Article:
The Cyanotype

During the pioneering period of the birth and development of photography we know how many different processes of image reproduction were perfected and how the contact print was, for a long time, the only form of reproduction of the “photographs “; one of the processes that has come up to us nowadays in full health, even with some substantial changes from the original, is the cyanotype that is still practiced today thanks, probably, also to the extreme simplicity of its implementation.

Cyanotype from 6×7 film negative (@IFP 2013)

The Cyanotype print process is the result of the insights of Sir John Herschel, a versatile British scientist who in the period from 1840 to 1842 developed this new technique, similar in many respects to the photogenic drawings made by Henry Fox Talbot, based on the sensitivity of salts of iron (instead of silver) to the effects of light; Herschel set up a process capable of exploiting the ability of light to transform trivalent iron salt into bivalent form, which by virtue of this transformation assumes a bluish-brown coloration.

By adhering the sensitive solution of trivalent salt to a support able to restrain it and interposing between this and the light source any objects with definite shapes, we see the development of the “photogenic” drawing. Leaving out the chemical formulations and reactions, for which there is ample treatment on websites and books, just worth to remember that the compounds used by Herschel to create the original solution were ammonium iron citrate and potassium ferricyanide. The solution was prepared and used at the time as it quickly became unstable and no longer usable, while the support was mainly fibrous paper, very suitable to retain the blue color of Prussia (ferric ferrocyanide) that is formed thru light’s action. Once exposed to the sun (or rather, to ultraviolet rays) and formed the image, it is sufficient to wash the print in running water in order to fix the blue part and remove all the remaining iron in excess: an extremely simple procedure and whose result can be checked live to get the best possible outcome.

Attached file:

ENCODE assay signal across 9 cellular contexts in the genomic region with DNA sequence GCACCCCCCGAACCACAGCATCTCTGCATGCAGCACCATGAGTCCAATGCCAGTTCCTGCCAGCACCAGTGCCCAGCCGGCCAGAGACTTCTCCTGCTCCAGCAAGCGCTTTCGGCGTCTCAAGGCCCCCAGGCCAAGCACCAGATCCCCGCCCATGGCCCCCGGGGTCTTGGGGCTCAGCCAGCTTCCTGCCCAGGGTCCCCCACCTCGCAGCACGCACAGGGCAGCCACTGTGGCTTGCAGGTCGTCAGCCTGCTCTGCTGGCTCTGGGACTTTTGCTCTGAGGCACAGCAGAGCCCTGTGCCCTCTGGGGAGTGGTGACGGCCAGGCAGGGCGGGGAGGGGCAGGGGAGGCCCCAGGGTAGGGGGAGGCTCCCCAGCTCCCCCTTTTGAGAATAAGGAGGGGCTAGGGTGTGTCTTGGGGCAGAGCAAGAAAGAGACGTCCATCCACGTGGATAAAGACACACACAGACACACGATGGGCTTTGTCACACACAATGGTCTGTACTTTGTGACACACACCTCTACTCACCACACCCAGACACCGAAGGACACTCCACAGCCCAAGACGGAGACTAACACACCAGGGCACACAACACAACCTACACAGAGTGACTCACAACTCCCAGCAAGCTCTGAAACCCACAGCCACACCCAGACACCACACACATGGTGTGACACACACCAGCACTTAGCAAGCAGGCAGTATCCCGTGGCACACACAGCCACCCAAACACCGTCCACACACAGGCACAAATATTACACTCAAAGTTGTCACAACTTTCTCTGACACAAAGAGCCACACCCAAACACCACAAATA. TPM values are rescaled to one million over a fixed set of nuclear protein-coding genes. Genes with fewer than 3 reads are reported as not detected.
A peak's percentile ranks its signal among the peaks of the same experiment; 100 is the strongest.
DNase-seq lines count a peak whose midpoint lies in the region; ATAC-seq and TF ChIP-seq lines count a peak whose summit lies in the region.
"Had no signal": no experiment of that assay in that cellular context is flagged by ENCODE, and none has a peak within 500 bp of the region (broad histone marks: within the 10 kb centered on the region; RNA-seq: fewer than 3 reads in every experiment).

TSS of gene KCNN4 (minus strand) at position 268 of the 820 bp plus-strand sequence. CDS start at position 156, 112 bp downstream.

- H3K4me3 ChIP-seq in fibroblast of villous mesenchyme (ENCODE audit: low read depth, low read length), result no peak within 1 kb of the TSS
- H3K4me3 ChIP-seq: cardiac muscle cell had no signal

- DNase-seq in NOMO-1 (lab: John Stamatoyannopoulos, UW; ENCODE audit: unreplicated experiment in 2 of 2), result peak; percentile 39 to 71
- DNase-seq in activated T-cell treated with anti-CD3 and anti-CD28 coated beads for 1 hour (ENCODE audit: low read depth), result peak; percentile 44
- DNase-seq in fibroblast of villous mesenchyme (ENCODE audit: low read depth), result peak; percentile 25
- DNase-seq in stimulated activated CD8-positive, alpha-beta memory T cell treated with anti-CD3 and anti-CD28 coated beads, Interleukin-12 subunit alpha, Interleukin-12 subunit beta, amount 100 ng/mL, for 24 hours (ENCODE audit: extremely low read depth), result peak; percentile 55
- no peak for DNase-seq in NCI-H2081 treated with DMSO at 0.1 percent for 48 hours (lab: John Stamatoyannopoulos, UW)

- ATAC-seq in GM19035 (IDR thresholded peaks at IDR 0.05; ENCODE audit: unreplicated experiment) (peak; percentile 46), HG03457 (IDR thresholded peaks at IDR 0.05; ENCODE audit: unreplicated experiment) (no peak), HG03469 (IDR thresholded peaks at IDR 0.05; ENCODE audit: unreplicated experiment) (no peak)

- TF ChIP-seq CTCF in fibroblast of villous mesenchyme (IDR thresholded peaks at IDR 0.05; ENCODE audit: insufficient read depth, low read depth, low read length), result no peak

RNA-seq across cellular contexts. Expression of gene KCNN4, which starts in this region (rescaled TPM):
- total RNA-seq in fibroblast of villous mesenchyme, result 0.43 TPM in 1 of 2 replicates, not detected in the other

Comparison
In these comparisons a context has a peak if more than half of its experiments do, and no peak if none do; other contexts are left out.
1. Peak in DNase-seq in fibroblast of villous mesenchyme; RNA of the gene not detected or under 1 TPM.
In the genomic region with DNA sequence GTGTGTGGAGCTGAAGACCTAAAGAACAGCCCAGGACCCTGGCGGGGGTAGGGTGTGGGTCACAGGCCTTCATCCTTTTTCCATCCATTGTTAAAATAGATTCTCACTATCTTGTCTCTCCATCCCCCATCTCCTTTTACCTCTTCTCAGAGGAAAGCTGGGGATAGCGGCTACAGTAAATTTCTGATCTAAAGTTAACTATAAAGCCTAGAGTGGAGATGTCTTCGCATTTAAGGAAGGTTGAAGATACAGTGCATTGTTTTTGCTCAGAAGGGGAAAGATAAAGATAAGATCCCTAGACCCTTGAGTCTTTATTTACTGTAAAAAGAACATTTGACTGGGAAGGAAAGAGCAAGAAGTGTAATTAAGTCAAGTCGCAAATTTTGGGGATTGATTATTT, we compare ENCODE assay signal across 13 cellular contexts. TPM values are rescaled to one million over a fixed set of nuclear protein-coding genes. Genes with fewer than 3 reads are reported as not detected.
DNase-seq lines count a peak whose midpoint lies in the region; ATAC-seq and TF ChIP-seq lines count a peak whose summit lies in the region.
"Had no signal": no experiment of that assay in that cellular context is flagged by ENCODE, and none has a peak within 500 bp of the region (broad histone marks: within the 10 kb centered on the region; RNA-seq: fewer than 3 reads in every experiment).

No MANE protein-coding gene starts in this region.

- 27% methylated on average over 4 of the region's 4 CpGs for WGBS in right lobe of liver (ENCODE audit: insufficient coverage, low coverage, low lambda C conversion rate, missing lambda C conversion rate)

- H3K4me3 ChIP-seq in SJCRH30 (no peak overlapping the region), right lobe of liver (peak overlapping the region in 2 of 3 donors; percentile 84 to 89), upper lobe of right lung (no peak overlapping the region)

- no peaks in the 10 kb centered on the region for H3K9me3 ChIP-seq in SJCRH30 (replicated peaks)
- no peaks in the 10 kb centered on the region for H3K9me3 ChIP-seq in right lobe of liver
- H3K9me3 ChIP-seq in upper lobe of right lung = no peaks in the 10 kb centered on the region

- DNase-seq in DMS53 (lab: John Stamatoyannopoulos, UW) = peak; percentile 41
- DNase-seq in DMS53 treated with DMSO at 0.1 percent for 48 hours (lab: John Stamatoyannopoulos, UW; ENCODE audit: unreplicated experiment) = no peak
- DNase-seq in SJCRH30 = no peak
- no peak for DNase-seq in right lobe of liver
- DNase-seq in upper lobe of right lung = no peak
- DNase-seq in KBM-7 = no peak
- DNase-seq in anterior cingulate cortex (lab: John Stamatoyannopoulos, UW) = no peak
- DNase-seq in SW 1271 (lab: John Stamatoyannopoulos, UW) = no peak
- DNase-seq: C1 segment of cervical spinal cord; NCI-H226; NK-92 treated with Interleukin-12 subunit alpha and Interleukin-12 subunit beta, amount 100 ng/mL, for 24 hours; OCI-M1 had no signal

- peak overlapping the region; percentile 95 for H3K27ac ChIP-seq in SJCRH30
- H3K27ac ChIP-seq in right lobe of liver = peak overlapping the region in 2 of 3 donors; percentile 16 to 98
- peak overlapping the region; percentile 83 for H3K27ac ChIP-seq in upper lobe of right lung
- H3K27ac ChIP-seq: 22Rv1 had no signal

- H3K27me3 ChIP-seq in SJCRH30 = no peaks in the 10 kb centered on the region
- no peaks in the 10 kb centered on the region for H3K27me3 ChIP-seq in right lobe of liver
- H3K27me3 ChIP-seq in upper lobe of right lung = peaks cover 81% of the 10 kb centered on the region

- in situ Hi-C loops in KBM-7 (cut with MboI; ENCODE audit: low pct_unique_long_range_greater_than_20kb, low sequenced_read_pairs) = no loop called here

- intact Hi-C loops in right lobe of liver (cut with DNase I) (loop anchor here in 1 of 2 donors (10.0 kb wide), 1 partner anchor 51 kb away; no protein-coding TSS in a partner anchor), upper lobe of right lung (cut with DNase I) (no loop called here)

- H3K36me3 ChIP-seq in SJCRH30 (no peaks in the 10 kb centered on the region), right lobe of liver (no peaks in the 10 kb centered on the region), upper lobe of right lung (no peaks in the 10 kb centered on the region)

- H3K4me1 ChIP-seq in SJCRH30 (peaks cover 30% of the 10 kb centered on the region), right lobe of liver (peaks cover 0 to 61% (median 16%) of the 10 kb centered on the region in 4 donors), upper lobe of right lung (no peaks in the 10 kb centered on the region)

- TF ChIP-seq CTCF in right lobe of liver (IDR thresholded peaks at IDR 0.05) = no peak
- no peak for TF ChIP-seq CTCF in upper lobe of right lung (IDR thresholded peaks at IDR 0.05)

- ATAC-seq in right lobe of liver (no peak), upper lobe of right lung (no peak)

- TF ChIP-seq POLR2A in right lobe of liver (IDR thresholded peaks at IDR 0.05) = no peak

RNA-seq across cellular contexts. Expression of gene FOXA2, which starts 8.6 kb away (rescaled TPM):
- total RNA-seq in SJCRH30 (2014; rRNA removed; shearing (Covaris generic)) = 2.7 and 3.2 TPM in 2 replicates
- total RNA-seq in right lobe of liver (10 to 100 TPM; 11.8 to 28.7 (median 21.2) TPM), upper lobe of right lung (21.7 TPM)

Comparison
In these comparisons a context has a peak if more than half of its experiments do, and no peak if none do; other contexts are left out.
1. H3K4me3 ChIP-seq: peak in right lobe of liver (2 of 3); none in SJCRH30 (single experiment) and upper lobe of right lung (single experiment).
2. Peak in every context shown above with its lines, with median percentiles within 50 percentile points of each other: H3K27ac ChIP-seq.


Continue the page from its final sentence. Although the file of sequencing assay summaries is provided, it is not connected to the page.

Immediately in the first years of the discovery, the new process was extensively experimented and admirable is in particular what made by Anna Atkins who already in 1843 published the book “British Algae: Cyanotype Impressions”, a kind of herbarium created by putting various plant specimens to paper sensitized with the Herschel solution.

Over the years the Cyanotype has found extensive application also for the ability to apply the sensitive solution to a large number of media, such as fabric, wood, glass in addition to paper; being in itself a very flexible procedure, several modifications to the composition were proposed, especially in terms of the ratio and concentration of the two solutions; one of the most important changes was introduced by Mike Ware and consists in replacing the ammonium iron citrate with the ammonium iron oxalate, a variation that allows you to have a solution much more stable and usable even after several days. This is the basis of the various kits that can be found on the market today (and of which we will publish in a few days a review) and is the one that guarantees the best and repeatable results.

In recent years, then, Cyanotype is experiencing a new period of interest thanks to the possibility of using transparent inkjet print sheets and, therefore, printing all kinds of images, such as those coming from digital cameras:

Cyanotype from Digital Image (@IFP 2011)

This has allowed a new creative ferment that makes it the oldest technique perhaps most used in absolute; and the results that you get are right from the start, as soon as you learn to control the exposure process, valid and fulfilling. There is no shortage of space for technical experimentation, both for the choice of the supports and for the concentrations and relationships between the solutions, which all have an effect on the final quality of the image, up to the washing process that can be modified to get variation in the tone of the image.

Web is full with a variety of information that can satisfy every curiosity, which is not the purpose of this brief historical note. As a reference resource we refer to this address https://blog.scienceandmediamuseum.org.uk/introduction-cyanotype-process/from where, in addition to the technical information, you can access a first bibliography to further study.

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